Left to right: Lisa, Eric, Shane, Joel, Louise (Grandma) & Brad (Grandpa) dipping our tires in the Atlantic Ocean.
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Lisa, Shane, Eric and Joel Worman are a local family who are keen to share their passion for creating memorable family adventures.
March 6, 2012
Today, we are starting our biking in St. Augustine, Florida. We rode to the open ocean to dip our tires in the Atlantic. It was really fun.
It was a short day (75km) compared to what is to come. The riding today was very windy. When it was at our back, we could go 30km/hour. When riding into the wind, it was hard to go 16km/hour.
We made it to Palatka, Florida. I was going to go for a swim at the hotel, but it was very cold. We walked to the grocery store and picked up food for tomorrow’s lunch. After we were done buying groceries, we continued on our way to eat dinner. We couldn’t decide between several restaurants, but in the end we chose one with a chocolate fountain. It turned out it was Grandpa’s favourite, an all you can eat buffet!
Palm trees, hanging Spanish moss, friendly people, lots of “y’all”, fields of potatoes, our first taste of grits, bright blooming azaleas, beautiful Old St. Augustine - a great start to our trip. Even after only one day on the bike, we remember what an incredible way it is to travel. I’m also reminded of my sore rear and tired legs! We’ll take it one day at a time, one state at a time. Now we’re off to get some rest for tomorrow’s adventure.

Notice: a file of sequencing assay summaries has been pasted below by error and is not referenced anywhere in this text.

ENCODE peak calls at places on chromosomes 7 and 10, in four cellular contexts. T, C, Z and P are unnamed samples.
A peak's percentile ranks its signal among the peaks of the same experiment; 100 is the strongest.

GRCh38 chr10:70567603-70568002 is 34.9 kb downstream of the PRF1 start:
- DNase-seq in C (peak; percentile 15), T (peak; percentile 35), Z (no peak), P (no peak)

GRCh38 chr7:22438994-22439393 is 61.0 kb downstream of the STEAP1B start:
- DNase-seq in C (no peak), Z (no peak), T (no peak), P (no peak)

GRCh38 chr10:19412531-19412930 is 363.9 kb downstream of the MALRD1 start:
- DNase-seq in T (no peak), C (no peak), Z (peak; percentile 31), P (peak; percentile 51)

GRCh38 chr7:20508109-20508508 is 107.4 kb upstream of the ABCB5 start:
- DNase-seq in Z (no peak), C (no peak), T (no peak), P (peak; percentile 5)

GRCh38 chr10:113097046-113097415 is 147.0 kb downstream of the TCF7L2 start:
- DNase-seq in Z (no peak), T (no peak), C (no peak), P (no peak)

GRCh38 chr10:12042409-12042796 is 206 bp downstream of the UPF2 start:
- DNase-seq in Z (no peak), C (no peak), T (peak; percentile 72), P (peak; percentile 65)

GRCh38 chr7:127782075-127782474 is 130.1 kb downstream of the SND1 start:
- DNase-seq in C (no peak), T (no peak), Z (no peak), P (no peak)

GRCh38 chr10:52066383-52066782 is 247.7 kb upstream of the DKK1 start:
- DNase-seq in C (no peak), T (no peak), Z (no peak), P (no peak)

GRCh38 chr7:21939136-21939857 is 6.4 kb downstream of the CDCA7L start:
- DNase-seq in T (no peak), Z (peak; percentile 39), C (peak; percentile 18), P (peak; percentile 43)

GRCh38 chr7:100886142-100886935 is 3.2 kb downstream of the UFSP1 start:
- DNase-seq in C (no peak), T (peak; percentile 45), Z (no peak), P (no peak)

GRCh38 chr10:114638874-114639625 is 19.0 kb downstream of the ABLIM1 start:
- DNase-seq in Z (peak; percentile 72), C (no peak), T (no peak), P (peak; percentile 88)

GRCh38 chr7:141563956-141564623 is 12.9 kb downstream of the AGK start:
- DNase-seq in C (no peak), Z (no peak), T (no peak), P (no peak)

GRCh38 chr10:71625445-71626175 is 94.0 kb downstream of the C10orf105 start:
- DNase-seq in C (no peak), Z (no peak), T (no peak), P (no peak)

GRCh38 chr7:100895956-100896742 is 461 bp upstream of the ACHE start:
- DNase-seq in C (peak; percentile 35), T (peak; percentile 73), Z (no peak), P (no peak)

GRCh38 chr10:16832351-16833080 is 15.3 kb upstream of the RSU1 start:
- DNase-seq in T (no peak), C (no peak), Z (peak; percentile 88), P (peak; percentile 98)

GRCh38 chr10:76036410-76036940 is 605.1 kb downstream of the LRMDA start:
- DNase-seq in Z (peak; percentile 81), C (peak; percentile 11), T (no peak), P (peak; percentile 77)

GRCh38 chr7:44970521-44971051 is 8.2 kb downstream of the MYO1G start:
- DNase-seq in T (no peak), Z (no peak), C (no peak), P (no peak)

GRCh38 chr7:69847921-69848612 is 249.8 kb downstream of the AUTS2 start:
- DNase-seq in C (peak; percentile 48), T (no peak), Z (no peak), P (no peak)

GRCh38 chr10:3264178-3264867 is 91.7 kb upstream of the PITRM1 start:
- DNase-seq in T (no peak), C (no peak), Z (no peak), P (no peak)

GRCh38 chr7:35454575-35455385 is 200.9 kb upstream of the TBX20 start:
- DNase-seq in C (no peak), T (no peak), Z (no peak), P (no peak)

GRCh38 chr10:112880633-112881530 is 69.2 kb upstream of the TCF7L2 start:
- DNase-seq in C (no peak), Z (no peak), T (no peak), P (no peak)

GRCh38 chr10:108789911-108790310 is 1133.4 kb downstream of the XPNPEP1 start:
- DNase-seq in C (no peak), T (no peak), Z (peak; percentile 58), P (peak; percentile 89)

The above blog post was written by our son Eric, then age 11, with additional comments by me.
It was Day 1 of a family bicycling trip where the goal was to pedal 4900km from St. Augustine, Florida to San Diego, California via The Southern Tier Route. This was Day 1 of a two month journey! My husband, Shane, was riding a tandem with our youngest son, Joel, who was then 8 years old. Our oldest son, Eric, then age 11, was the stoker on my tandem. My parents, Louise and Brad, aka Grandma & Grandpa, were each riding their own bikes. With three generations on fully-loaded bikes, we were a sight to see! It is so much fun to look back to the beginning of a journey; so much build-up, preparation and then excitement of finally hitting the road!